Category Archives: Disability Rights

Digital for life

Like most problems disabled people have to face, the problem of digital inclusion, or exclusion, is complex. Those who have a stake in the remedy/ies often don’t grasp the full extent of the complexity. We are left with the problem being addressed in fragments, with little connection between the fragments, and little involvement from the people whose stakes are highest, the disabled technology users. Defining digital inclusion narrowly so it is “doable” may result in inadequate and untenable solutions. Those of us who have worked in this area for many years feel as if we are running on the spot making limited progress.

Last week I attended a meeting about digital inclusion. I experienced some of the above. This is not about criticising people who, like disabled people, have been struggling to gain traction on a wicked problem. But one size of solution won’t fit all, and the problems are compounded by intersectionalities among the groups most digitally excluded.

The barriers to digital inclusion for disabled people are:

Cost – This goes well beyond the cost of the Internet connection. While the cost of assistive tech is nothing like the enormous cost it used to be, it still costs money, even the accessible out-of-the-box tech, like iPhones and iPads. Everything costs something and many disabled people and their families are among the poorest in New Zealand. There is also a constant need to update and upgrade. People are expected to be more responsible for their own personal technology in education and work, never mind everyday life. Technology is an added cost to an already high cost of living with disability. For example, a person may be able to use a regular smart phone, but may need a top-of-the-line model to meet their particular access needs

Access – following on from financial cost is the policy assumption that access to the digital world relates solely to education and work – an outdated view that does not take into account how connected our world is, and how socially isolated many disabled people are. Digital inclusion relates to nearly every facet of 21st century life. Exclusion can create problems as fundamental as establishing identity in formal settings such as banks and government departments.

What’s the best assistive tech for me? – Older disabled people may not have used much digital technology. Families with young disabled children are still struggling to get to grips with their changed lives. Many disabled people are poorly educated and may have limited access to information about technology choices. As in many other areas of disabled people’s lives useful information is hard to find, particularly if your service provider is not focused on digital access, and there are many disabled people with more than one impairment, while others receive little or no disability support service

How do I get the best out of the technology? – Skilled help with assistive technology is hard to find if you are not part of an impairment group with access to specific help. People don’t always know how or who to ask for help.

Do I have the right skills? – Some groups of disabled people may miss out on acquiring good skills using regular technology such as web and other applications, Word, Excel etc. Their education may have been poor, and as adults they have had no access to training using assistive technology in conjunction with regular software and applications.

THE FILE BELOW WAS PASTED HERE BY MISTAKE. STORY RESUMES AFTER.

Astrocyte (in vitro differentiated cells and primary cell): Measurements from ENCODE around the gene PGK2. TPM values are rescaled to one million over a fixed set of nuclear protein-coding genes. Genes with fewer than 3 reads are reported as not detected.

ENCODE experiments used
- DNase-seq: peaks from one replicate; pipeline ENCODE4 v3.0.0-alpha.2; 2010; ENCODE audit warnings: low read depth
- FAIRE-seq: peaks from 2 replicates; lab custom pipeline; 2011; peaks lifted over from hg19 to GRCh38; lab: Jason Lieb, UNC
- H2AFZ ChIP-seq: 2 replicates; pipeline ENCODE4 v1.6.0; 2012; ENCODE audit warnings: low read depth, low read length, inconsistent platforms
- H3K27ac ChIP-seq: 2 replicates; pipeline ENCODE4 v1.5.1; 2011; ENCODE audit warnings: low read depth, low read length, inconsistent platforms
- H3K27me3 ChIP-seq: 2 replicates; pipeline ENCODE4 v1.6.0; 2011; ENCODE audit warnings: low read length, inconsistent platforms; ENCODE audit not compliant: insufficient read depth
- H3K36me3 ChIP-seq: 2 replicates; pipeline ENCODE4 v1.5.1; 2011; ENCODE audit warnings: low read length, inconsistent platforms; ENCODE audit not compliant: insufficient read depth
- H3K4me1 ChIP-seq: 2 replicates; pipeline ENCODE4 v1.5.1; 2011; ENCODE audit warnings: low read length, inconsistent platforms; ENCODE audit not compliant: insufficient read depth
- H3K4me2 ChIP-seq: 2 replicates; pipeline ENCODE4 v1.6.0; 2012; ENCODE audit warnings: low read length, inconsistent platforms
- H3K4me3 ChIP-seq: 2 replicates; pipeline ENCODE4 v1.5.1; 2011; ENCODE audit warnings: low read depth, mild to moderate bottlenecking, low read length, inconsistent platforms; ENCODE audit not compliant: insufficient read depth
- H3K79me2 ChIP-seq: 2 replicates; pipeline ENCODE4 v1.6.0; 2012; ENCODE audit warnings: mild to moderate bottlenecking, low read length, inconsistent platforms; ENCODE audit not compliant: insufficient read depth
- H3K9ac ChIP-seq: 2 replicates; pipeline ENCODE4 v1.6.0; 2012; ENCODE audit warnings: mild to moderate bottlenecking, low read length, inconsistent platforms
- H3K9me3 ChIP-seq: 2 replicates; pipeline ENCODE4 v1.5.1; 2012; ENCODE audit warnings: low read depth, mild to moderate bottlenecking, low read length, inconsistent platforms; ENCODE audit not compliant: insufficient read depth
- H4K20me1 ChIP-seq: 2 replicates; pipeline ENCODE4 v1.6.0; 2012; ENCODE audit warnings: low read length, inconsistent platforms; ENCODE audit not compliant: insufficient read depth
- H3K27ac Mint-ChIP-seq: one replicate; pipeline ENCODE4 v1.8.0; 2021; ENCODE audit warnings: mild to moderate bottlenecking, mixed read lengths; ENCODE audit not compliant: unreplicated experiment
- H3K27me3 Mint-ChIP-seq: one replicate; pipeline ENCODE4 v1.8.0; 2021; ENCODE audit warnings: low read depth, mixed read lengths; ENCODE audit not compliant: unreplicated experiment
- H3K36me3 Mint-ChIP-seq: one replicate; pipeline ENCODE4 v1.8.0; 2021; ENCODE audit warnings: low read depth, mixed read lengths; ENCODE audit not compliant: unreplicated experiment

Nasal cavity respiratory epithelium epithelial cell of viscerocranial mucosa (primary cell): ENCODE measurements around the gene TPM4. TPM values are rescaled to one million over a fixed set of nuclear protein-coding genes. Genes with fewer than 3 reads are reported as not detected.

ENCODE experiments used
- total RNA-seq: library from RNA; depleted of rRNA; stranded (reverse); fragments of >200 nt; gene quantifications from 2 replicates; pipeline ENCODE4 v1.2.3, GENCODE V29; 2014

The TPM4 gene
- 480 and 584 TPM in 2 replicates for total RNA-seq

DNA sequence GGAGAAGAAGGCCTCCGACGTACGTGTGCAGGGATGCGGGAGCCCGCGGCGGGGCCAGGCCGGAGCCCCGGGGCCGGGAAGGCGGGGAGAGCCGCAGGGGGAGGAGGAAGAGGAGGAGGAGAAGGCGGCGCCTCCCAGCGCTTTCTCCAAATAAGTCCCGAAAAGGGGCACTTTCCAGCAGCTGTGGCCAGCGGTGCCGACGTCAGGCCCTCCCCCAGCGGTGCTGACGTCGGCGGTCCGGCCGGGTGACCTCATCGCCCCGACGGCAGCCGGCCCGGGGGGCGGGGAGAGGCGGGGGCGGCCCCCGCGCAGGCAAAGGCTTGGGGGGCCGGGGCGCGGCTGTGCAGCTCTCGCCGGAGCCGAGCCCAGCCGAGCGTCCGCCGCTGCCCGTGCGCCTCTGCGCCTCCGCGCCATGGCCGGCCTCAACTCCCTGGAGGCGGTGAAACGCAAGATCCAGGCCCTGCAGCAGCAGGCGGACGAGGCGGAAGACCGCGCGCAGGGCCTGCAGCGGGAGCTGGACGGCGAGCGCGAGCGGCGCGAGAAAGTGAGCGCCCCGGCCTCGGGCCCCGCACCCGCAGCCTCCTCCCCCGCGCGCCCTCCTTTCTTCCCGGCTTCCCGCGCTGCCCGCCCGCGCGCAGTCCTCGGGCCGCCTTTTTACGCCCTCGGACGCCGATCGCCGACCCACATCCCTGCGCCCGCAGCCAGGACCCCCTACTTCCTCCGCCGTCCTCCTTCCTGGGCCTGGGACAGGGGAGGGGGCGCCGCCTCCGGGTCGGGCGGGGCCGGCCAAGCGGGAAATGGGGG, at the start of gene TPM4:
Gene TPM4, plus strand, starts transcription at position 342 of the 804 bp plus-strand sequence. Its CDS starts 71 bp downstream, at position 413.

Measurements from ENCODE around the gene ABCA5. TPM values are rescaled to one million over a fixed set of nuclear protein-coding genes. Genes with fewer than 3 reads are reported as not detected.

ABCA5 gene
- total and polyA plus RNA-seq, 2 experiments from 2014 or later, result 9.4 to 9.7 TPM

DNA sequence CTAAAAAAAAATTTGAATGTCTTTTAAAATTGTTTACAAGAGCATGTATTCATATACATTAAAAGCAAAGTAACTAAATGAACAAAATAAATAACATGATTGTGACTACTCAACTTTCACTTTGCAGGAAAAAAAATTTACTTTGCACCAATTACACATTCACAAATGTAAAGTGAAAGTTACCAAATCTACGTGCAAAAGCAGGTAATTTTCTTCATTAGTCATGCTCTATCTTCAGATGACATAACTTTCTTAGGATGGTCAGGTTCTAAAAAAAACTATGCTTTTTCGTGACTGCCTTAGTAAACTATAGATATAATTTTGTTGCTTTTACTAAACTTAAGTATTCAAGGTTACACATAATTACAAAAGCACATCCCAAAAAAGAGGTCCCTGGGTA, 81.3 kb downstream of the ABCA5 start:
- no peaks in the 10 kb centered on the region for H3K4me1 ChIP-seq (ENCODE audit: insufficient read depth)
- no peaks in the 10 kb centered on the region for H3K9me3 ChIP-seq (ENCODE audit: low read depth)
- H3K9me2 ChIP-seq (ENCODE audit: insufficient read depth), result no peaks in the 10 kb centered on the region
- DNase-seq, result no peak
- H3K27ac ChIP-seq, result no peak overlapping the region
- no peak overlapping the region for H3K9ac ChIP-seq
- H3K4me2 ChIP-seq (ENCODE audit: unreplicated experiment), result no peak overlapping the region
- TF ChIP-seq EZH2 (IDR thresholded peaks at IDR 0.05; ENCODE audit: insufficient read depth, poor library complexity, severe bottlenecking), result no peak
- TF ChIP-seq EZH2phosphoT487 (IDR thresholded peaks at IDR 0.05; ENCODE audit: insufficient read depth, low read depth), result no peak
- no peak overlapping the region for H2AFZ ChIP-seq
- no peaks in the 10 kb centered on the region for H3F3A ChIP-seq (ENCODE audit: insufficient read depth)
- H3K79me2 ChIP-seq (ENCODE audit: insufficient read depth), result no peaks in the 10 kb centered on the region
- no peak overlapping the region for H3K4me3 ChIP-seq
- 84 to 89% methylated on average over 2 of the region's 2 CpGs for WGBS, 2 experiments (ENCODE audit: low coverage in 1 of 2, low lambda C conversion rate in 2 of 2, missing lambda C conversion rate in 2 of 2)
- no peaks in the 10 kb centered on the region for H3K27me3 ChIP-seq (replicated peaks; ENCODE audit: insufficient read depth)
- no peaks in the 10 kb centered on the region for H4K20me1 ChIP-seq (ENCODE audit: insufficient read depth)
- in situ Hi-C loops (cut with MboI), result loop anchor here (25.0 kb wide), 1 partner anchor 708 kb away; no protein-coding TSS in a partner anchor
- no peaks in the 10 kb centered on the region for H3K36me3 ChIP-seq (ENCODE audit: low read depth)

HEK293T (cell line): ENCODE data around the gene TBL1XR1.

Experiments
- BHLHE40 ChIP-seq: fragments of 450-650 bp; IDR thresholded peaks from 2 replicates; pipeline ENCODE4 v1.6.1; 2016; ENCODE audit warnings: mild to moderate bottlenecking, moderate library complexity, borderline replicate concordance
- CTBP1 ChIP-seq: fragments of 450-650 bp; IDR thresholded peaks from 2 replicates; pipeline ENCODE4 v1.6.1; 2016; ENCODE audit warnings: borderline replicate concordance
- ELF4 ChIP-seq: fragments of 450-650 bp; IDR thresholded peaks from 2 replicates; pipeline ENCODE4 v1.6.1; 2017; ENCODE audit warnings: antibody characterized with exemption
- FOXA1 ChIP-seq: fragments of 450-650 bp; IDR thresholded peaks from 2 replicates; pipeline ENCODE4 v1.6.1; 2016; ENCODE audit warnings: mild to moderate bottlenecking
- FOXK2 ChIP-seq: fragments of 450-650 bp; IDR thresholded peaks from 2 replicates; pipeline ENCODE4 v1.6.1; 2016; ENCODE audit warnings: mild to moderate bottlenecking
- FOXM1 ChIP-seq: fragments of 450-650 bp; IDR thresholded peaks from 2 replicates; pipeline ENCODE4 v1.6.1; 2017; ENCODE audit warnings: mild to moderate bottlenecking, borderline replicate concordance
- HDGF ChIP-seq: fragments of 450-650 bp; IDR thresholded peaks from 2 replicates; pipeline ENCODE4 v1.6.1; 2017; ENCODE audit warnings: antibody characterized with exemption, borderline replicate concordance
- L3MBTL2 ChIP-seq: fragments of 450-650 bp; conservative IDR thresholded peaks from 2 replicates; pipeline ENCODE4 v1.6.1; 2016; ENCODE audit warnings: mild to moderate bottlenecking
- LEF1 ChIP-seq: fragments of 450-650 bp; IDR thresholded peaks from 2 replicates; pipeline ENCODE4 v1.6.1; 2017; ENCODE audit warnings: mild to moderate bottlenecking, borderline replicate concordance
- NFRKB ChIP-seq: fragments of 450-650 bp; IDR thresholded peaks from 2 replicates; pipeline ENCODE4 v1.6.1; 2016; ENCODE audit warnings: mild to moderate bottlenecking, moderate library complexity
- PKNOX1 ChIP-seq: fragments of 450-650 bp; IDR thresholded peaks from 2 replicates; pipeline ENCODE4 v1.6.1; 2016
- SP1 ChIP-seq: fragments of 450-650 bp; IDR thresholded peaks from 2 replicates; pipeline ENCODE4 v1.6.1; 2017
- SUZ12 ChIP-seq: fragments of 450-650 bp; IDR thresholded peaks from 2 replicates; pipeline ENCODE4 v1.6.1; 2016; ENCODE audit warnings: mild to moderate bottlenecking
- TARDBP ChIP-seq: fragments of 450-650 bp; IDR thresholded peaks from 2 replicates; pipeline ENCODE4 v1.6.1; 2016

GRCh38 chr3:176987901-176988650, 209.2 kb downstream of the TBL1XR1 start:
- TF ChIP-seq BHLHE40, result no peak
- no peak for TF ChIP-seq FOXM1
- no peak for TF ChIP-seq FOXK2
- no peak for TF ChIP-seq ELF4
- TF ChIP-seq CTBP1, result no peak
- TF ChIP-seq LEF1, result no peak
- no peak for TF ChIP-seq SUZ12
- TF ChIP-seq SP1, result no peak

Compatibility – A person may have the appropriate assistive technology, but connection with the technology in education or workplace settings can pose problems of compatibility. There may be a reluctance to modify either on the part of the employer, or even the IT service provider. I have had personal experience of the latter in a very senior role, and have talked to many other disabled people who have faced similar difficulties, preventing them from doing their job properly, limiting their opportunities and career prospects.

Mainstream research excludes us – Disabled people are often excluded from research projects, either because of an inaccessible methodology and process, or because the researchers don’t know how to contact them or communicate with them.  They may be seen as a “different” or “atypical” group, or just too hard. But at 24% of the population they are far from insignificant, even though they are diverse.

Little consultation – Disabled people of all ages need to be closely involved in deciding what technology will work for them, and how to use it. They also need to be included in consulting on and setting “big picture” policy and other decisions made about assistive technology. Involving a few “geeks” and disabled specialists is not enough. While I have seen meetings and forums about transport, employment, equal education, I have never seen an open access digital forum specifically for disabled people.

Technologists, policy-makers and researchers don’t know enough and don’t share or co-ordinate their work – It’s not enough to know about the technologies and their applications. Digital inclusion, and the knowledge to create it requires a more holistic approach, and knowledge sharing. The disability world is complex and intersects with other disadvantaged groups, for example, disabled Maori, disabled parents.

The battle for online accessibility, where the technology can be more important than the end-user experience, is a case in point. While this is possibly true for all user experience, for disabled people it is more critical as there is less choice for information access. The technology should never come before the people.